The Zentrum für Politische Schönheit is, by far, one of the most visible groups doing performance work with high media impact. This summer, as a tribute to those who die crossing the Mediterranean hoping to reach Europe, they dug up the grass on the lawn in front of the Bundeskanzleramt (the Office of the Federal Chancellor) into 100 graves. The Queen of England was about to make her regular visit to give “The Queen’s Lecture” at the Technical University of Berlin, and Germany was enjoying a summer of rainy, British weather to boot. As the German newspaper Bild noted, the lawn was quickly green again. I went to look a few days later, having missed the demonstration, and indeed – the grass had already sprouted. A metaphor for the short memories of the German elite, or a tribute to the ethereal nature of political performance?

The Zentrum has continued to make headlines for its next project: setting up floating rescue stations in the Mediterranean for refugees who find themselves stranded. First articulated as a project to build a fictional bridge from North Africa to the Mediterranean, the ZPS produced this glossy video in the spirit of campaign advertisements:


According to an article in Der Tagesspiegelthe ZPS is also soliciting money to install at least one rescue platform by October 1st.  Getty Images has posted a before shot of the preparations taking place off the coast of Sicily, which you can see here.

The name “Political Beauty” is certainly accurate – the images and glossy video of the ZPS’s projects have a sophisticated aesthetic composed of satire and privileged resistance. But it raises the question in the context of an ongoing humanitarian crisis: what kind of a weapon can art be? Are these kinds of projects the brief blips of a group of young, bright, performance artists, who may turn their attention randomly to a variety of causes as it strikes their fancy? That modernist German poet Rilke, so much a favorite of the artistic adolescent, said, a century or more ago, that “Nothing touches a work of art so little as words of criticism.” But if we focus on the “political,” our critical tools might become far more adept: what is the political reach of a glossy video about an industrialized superhighway when the practical reality of this Aktion is merely one float on the edge of Sicily?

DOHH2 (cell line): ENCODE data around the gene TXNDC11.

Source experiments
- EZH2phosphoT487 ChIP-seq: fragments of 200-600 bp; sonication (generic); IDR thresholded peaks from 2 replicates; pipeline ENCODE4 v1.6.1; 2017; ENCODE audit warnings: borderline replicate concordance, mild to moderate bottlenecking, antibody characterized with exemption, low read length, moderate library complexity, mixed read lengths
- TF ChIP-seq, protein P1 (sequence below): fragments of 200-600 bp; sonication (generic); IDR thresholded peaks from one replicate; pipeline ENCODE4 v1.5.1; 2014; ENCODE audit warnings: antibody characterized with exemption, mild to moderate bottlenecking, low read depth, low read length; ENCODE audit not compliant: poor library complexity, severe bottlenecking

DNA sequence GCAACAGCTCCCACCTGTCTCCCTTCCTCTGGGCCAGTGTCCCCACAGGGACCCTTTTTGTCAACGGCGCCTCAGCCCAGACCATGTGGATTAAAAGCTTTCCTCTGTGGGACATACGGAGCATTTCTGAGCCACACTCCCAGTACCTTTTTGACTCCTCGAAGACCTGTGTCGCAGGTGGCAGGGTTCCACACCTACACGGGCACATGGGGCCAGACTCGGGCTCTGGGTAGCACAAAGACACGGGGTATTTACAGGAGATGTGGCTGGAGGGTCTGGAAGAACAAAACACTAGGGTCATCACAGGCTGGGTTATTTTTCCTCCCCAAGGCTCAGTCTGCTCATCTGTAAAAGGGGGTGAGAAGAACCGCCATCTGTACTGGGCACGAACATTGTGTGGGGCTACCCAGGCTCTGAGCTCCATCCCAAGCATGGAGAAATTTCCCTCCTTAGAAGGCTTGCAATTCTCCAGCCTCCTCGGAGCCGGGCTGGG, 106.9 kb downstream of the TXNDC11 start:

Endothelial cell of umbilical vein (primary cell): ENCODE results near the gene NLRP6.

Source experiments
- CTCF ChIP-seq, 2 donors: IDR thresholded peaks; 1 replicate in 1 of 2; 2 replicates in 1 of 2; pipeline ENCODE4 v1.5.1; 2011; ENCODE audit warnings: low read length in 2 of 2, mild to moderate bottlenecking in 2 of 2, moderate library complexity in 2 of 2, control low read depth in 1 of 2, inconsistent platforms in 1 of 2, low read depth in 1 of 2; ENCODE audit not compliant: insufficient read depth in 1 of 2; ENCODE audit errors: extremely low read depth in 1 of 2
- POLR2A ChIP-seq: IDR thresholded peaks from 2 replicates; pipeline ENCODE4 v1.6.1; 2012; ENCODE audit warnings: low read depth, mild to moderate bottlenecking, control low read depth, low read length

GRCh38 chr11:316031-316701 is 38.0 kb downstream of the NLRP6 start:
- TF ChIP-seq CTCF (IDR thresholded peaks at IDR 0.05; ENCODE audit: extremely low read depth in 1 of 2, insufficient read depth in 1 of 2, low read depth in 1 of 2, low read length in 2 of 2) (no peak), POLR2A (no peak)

That question is by no means merely rhetorical; it is an open one. In the face of this kind of humanitarian crisis, where images of suffering are now our daily bread, any attempt to understand efficacy will need an understanding of both the political and the aesthetic.

Lutz Bachmann charged with Volksverhetzung

Lutz Bachmann, after a delay of several months, has finally been charged by Dresden prosecutors for inciting hatred. After last Monday’s PEGIDA demonstration, an individual also filed a complaint for the same charge. Volksverhetzung and the legal paragraphs defining it include a paragraph against justifying the foundations and actions of Nazi totalitarianism, which is apparently seen by some as the only way to establish a post-Nazi republic that maintains protections for free speech. (Thanks, Wikipedia). Bachmann posted a particularly controversial post this summer urging his followers to take to the streets in front of a home for asylum seekers in Freital in July, where police and protestors came to clashes several times.